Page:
Author(s): Campbell LK, Scaduto M, Van Slyke D, Niarhos F, Whitlock JA,
Abstract Share this page
Abstract OBJECTIVE: To examine the role of executive function in coping and behavioral outcomes in childhood acute lymphocytic leukemia (ALL) survivors. METHODS: We examined associations among several domains of executive function (working memory, behavioral inhibition, cognitive flexibility, and self-monitoring), coping, and emotional/behavioral problems in 30 children and adolescents ages 10- to 20-years old who completed treatment for ALL and 30 healthy controls matched on age and sex. RESULTS: We found partial support for our hypothesis that performance on executive function measures is associated with strategies used to cope with stress, and emotional and behavioral problems in ALL survivors. CONCLUSIONS: Findings suggest that executive function impairment may be associated with difficulties in coping and emotion regulation in a subgroup of children treated for ALL. Directions for future research on executive function deficits and coping skills in survivors of pediatric ALL are suggested.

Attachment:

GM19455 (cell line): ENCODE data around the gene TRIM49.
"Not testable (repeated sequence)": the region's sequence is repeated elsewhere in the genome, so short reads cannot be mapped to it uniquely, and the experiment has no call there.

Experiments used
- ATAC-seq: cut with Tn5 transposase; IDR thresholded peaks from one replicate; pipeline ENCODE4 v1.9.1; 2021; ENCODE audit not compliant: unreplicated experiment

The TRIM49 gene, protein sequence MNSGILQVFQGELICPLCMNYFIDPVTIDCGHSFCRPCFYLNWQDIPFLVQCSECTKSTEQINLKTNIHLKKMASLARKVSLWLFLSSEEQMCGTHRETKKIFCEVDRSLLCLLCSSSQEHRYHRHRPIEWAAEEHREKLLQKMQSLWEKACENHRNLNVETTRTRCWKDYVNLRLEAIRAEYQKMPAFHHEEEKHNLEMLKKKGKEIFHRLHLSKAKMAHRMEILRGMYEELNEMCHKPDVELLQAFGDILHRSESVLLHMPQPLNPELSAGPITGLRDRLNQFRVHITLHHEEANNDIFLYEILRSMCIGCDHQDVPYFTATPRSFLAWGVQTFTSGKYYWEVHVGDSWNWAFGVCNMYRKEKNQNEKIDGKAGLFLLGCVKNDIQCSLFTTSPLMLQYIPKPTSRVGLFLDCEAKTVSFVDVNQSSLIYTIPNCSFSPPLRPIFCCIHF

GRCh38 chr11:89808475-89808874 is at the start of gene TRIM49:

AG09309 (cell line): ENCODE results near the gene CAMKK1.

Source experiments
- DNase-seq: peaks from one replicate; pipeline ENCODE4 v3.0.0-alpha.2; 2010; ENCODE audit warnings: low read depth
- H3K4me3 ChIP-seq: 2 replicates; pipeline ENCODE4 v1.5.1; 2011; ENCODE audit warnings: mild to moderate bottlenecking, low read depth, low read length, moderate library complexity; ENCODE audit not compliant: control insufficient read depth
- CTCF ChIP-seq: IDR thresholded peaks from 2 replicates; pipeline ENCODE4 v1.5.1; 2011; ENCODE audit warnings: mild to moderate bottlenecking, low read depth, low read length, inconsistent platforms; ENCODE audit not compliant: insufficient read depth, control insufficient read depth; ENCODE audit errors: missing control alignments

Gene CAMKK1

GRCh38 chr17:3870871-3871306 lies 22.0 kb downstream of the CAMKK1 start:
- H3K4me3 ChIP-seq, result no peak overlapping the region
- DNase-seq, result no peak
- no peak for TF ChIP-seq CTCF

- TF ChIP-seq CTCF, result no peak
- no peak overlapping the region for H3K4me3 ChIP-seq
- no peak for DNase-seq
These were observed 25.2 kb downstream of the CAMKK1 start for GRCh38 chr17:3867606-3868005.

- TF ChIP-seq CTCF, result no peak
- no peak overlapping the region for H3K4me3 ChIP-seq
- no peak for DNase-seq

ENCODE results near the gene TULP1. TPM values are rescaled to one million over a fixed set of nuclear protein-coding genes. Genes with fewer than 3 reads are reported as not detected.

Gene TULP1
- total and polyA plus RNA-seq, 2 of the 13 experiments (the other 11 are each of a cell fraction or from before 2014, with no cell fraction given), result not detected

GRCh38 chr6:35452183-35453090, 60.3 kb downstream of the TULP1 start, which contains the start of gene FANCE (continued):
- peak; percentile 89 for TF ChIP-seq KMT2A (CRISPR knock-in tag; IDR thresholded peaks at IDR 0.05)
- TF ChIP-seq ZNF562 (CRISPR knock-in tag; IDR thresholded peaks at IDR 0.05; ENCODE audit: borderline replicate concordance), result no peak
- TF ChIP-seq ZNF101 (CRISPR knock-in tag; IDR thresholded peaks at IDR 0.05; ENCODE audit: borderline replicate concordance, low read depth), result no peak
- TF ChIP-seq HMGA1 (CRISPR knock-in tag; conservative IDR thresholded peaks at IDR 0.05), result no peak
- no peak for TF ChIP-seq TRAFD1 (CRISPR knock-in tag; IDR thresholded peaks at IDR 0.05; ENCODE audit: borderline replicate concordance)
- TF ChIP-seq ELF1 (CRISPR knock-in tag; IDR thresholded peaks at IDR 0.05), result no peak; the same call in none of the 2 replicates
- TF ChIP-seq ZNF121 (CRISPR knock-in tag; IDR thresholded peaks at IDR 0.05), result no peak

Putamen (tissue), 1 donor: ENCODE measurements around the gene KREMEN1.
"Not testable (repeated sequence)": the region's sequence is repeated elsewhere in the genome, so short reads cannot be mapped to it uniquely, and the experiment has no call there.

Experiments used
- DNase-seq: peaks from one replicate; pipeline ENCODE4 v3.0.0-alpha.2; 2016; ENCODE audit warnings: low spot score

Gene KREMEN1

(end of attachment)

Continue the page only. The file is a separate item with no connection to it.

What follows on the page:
This article was published in J Pediatr Psychol
and referenced in International Journal of Neurorehabilitation